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If you're unfamiliar with Asirra, it's a CAPTCHA technique developed by microsoft that uses the identification of cats and dogs rather than a string of text for human verification.

I'd like to use their database of millions of pictures of cats and dogs for some machine learning experiments, and so I'm trying to write a script that will automatically refresh their site and download 12 images at a regular interval. Unfortunately, I'm a novice when it comes to JavaScript.

The problem is, for very obvious security reasons, it's hard to find the actual url of the image because it's all behind obfuscated javascript. I tried using Curl to see what html was returned using a terminal app, and it's the same deal - just javascript. So, using a script, how do I get access the actual images? Obviously the images are being transferred to my computer since they're showing up on my screen, but I don't know how to capture those images using a script.

Also a problem is that I don't want the smaller images that first load, I need the larger ones that only show up only when you mouse over them, so I guess I need to overwrite that javascript function to give the larger images to me via the script as well.

I'd prefer something in Python or C#, but I'll take anything - thanks!

Edit: Their public corpus doesn't have near enough images for my uses, so that won't work. Also, I'm not asking necessarily for you to write me my script, just some guidance on how to access the full-size images using a script.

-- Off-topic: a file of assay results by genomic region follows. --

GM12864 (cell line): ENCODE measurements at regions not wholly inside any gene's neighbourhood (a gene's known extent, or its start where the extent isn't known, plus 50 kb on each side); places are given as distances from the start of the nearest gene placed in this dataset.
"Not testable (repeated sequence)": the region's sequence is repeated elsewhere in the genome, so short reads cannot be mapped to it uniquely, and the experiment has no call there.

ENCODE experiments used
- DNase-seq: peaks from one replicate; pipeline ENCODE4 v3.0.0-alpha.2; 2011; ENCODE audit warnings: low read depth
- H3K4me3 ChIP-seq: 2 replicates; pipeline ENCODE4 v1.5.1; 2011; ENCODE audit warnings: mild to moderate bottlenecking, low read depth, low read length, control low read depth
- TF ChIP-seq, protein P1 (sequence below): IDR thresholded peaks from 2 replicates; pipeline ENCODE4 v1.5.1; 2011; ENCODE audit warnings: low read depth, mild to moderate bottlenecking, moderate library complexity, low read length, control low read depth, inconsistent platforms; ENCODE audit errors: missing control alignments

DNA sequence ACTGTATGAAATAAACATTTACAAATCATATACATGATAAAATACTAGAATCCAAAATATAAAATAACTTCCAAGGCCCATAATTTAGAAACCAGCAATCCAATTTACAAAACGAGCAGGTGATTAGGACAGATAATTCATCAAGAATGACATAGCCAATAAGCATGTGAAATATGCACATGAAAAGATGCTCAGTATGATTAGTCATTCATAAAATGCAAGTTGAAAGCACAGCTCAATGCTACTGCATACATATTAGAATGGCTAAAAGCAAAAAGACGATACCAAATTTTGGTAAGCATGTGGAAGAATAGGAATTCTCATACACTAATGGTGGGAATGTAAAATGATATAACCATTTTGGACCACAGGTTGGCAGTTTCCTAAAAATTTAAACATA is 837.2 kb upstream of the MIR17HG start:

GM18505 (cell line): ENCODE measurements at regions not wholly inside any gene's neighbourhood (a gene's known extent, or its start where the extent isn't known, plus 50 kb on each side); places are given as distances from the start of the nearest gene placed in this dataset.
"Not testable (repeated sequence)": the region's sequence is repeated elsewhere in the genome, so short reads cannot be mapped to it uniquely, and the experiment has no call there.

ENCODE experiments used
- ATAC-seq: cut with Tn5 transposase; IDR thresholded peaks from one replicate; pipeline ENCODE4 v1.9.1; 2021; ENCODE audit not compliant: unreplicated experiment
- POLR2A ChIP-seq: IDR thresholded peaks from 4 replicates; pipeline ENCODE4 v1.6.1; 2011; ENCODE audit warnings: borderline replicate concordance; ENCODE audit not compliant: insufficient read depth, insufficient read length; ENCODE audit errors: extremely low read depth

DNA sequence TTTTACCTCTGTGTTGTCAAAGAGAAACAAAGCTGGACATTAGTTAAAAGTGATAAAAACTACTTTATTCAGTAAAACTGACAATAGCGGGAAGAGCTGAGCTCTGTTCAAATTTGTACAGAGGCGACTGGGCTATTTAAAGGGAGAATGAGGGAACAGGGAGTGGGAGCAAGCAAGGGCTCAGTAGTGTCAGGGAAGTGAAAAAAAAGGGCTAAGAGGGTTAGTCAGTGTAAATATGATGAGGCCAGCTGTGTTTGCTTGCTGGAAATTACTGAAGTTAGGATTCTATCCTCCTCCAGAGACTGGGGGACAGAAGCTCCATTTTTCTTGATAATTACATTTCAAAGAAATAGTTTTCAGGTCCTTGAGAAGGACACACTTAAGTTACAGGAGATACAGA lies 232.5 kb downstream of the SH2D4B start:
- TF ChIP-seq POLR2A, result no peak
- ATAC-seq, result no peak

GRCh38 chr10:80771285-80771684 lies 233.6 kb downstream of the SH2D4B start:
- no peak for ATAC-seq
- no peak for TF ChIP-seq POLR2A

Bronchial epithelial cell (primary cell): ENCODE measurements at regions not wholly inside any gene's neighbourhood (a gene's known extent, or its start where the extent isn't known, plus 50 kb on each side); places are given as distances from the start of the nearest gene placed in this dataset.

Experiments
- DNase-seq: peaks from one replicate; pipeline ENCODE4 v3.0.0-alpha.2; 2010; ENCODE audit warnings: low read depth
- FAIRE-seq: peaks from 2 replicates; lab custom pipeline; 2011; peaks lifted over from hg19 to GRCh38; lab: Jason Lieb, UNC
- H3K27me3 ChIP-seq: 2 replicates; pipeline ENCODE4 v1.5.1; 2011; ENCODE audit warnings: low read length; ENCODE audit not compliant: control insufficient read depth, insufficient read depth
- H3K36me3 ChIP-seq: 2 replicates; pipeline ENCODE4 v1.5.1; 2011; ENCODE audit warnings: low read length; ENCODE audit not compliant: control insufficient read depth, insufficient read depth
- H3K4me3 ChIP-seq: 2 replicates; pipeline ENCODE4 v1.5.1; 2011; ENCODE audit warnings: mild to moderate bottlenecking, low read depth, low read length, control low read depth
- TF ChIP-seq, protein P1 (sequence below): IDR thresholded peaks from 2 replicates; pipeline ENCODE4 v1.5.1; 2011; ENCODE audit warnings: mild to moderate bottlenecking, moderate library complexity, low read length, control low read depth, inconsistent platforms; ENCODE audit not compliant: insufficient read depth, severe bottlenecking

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2 Answers 2

Try using their public corpus http://research.microsoft.com/en-us/projects/asirra/corpus.aspx

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up vote 0 down vote accepted

While waiting for an answer here I kept digging and eventually figured out a sort of hacked way of getting done what I wanted.

First off, the reason this is a somewhat complicated problem (at least to a javascript novice like me) is that the images from ASIRRA are loaded onto the webpage via javascript, which is a client-side technology. This is a problem when you download the webpage using something like wget or curl because it doesn't actually run the javascript, it just downloads the source html. Therefore, you don't get the images.

However, I realized that using firefox's "Save Page As..." did exactly what I needed. It ran the javascript which loaded the images, and then it saved it all into the well-known directory structure on my hard drive. That's exactly what I wanted to automate. So... I found a firefox Add-on called "iMacros" and wrote this macro:

URL GOTO=http://www.asirra.com/examples/ExampleService.html

Set to loop 10,000 times, it worked perfectly. In fact, since it was always saving to the same folder, duplicate images were overwritten (which is what I wanted).

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